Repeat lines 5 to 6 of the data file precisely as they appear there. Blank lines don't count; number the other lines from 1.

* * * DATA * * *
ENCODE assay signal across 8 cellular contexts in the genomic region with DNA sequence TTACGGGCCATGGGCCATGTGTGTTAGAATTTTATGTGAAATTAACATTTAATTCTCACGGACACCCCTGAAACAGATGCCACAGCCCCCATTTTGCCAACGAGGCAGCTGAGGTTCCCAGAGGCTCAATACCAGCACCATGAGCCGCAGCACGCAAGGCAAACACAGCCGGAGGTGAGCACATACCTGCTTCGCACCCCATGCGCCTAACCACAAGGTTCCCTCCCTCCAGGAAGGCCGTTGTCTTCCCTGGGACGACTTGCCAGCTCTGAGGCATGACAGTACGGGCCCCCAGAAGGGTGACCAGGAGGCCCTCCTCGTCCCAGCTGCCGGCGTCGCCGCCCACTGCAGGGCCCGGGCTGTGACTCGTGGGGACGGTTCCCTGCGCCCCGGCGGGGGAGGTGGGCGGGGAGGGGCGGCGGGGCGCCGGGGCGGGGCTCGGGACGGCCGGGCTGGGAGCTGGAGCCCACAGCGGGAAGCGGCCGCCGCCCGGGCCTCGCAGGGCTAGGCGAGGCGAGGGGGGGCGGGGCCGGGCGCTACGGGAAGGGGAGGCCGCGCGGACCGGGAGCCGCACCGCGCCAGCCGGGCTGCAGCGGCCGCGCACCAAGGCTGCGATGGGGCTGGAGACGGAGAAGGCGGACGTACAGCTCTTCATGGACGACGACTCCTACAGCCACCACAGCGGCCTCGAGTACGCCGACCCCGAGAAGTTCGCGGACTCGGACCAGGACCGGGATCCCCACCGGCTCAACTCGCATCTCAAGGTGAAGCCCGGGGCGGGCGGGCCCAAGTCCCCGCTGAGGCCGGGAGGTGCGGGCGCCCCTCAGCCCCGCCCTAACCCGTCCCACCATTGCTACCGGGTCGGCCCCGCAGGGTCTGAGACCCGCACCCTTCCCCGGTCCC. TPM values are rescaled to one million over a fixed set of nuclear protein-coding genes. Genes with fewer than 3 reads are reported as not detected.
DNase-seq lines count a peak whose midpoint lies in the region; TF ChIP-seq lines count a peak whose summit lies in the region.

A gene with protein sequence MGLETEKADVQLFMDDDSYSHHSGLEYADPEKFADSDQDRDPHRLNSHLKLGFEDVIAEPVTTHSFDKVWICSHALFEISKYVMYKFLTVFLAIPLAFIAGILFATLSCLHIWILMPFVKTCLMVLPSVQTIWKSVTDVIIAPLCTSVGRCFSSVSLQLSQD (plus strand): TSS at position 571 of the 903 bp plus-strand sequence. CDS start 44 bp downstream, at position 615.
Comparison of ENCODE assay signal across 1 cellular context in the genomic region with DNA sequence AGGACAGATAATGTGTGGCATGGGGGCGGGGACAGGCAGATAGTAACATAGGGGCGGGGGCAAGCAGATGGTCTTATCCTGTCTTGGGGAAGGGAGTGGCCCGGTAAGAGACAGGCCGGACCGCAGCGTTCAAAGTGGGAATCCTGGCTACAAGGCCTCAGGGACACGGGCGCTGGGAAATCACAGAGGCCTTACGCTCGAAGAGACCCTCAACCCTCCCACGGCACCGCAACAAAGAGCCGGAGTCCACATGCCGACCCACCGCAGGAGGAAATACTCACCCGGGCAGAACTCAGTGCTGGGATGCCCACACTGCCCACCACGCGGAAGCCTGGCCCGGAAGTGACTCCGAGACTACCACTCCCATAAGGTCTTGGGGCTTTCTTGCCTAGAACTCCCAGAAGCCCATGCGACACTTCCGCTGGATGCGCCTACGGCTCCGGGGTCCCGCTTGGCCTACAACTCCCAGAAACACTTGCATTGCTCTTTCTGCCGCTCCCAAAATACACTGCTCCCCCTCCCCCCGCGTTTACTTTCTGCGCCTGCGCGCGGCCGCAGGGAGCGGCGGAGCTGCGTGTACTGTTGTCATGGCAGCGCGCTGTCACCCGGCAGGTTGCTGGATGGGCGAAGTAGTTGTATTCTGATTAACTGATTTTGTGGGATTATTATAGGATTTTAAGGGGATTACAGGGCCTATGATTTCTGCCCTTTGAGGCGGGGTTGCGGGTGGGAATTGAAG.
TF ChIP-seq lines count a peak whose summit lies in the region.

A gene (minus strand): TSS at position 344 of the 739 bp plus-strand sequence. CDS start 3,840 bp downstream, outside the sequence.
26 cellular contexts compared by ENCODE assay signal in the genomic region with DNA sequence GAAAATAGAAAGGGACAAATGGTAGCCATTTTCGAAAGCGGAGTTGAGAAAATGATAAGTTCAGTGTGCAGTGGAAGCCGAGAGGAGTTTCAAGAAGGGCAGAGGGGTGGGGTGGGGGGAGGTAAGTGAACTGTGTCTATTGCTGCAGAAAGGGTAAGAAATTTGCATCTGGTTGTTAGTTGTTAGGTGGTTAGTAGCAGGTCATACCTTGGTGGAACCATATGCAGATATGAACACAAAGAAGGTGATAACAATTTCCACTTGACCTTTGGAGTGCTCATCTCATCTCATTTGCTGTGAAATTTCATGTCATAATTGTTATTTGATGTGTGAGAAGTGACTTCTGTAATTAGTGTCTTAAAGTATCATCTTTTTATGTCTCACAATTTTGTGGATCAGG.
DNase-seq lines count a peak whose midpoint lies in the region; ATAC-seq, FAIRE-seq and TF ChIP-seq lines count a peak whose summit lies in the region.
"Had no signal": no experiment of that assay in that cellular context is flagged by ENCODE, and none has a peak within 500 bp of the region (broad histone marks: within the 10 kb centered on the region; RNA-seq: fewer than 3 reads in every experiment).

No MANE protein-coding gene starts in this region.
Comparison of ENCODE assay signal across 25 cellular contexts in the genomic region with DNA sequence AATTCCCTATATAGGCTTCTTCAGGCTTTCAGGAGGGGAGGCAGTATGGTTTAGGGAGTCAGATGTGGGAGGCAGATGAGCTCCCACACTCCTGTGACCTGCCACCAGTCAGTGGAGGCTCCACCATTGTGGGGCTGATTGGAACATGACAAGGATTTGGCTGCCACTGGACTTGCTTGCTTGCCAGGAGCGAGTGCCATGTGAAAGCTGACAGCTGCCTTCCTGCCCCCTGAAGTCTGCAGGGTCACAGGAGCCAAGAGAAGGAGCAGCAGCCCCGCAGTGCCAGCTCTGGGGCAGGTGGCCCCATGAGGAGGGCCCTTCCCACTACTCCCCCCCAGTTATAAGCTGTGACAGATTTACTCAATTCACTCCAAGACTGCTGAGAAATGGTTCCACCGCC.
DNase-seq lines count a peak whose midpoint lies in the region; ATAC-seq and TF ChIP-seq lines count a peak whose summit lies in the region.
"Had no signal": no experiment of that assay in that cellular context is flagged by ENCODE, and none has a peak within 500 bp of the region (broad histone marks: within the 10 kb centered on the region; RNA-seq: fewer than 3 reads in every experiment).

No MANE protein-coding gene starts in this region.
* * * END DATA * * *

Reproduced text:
TF ChIP-seq lines count a peak whose summit lies in the region.

A gene (minus strand): TSS at position 344 of the 739 bp plus-strand sequence. CDS start 3,840 bp downstream, outside the sequence.